During the survey period, a policy was introduced that restricted use of artificial fingernails and limited nail length to short or medium. The importance of infection control measures (e.g., careful hand washing and glove use) was emphasized. Afterward, ETT colonization persisted, but no P. aeruginosa bloodstream infections were reported for three months. However, they recurred in the fourth month after the policy change and educational intervention.


The major finding of this study was the statistically significant association between colonization or infection with P. aeruginosa and contact with two specific nurses who had P. aeruginosa isolated from their hands. The evidence linking the two nurses to the outbreak included: 1) microbiological evidence—culture of their hands yielded the epidemic organism; 2) genetic evidence—the isolates recovered from the nurses’ fingertips were identical by pulsed-field electrophoresis; and 3) epidemiological evidence—case-control analysis demonstrated a significant association between exposure to these two nurses and acquiring P. aeruginosa.

The association was deemed sufficiently strong in this Oklahoma City hospital to implement a new policy restricting nurses in the NICU from wearing long (either natural or artificial) fingernails as an infection control measure. Concurrently, an educational program was provided that stressed the importance of hand washing and glove use. The policy was initially effective (0 cases for 3 months); however, the problem recurred in the fourth month.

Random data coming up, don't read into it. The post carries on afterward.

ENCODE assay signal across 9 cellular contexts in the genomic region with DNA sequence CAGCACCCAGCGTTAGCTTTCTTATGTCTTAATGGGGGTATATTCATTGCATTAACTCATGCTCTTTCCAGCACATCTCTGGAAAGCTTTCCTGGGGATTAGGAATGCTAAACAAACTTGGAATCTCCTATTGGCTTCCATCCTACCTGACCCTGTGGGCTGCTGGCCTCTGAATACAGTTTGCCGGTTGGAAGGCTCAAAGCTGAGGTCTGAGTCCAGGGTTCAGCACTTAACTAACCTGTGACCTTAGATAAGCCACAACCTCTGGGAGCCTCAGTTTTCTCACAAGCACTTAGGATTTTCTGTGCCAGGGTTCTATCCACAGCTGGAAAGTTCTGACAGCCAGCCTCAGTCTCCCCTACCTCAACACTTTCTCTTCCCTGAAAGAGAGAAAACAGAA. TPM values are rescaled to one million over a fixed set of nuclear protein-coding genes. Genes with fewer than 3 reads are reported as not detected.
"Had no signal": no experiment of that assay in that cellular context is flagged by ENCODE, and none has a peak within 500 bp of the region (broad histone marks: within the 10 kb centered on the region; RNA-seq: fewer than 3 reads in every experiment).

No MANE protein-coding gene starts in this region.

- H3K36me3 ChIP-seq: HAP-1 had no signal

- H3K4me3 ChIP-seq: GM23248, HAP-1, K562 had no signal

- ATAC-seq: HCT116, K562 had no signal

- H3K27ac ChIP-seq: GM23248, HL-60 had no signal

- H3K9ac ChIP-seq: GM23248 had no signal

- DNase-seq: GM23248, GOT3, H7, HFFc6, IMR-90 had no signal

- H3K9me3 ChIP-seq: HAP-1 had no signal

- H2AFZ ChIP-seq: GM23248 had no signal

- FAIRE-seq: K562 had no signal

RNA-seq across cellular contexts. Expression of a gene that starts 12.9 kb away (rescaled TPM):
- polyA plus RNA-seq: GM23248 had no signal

Because the institution implemented the nail length policy and educational program at the same time, it is impossible to determine whether one or both was responsible for the diminished number of cases. Most likely, the solution was multifactorial, given that the incidence of P. aeruginosa declined to zero for the three months after the policy and the educational program were introduced and then relapsed.

There are several limitations to this study. The mechanism by which the nurses initially became contaminated was not identified. Their hand contamination may have been the cause or the result of the outbreak. Hand-washing practices were not observed, so it is not known if these individuals’ practices differed from other health care workers. All health care workers with long or artificial nails did not have positive cultures. Accordingly, findings of this study suggest, but do not prove, that the presence of long or artificial fingernails may play a role in the transmission of infection. Further study is needed to better define the problem. In the interim, short natural nails are a reasonable choice that may reduce the risk for hospital-acquired infection. (Leslie Hoffman is Professor, Medical-Surgical Nursing Chair, Department of Acute/Tertiary Care, University of Pittsburgh School of Nursing, Pittsburgh, Penn.)

(Editor’s note: See also Passaro DJ, et al. J Infect Dis 1997;175:992-995; and Deresinski SC. Infect Dis Alert 1997;22:173.)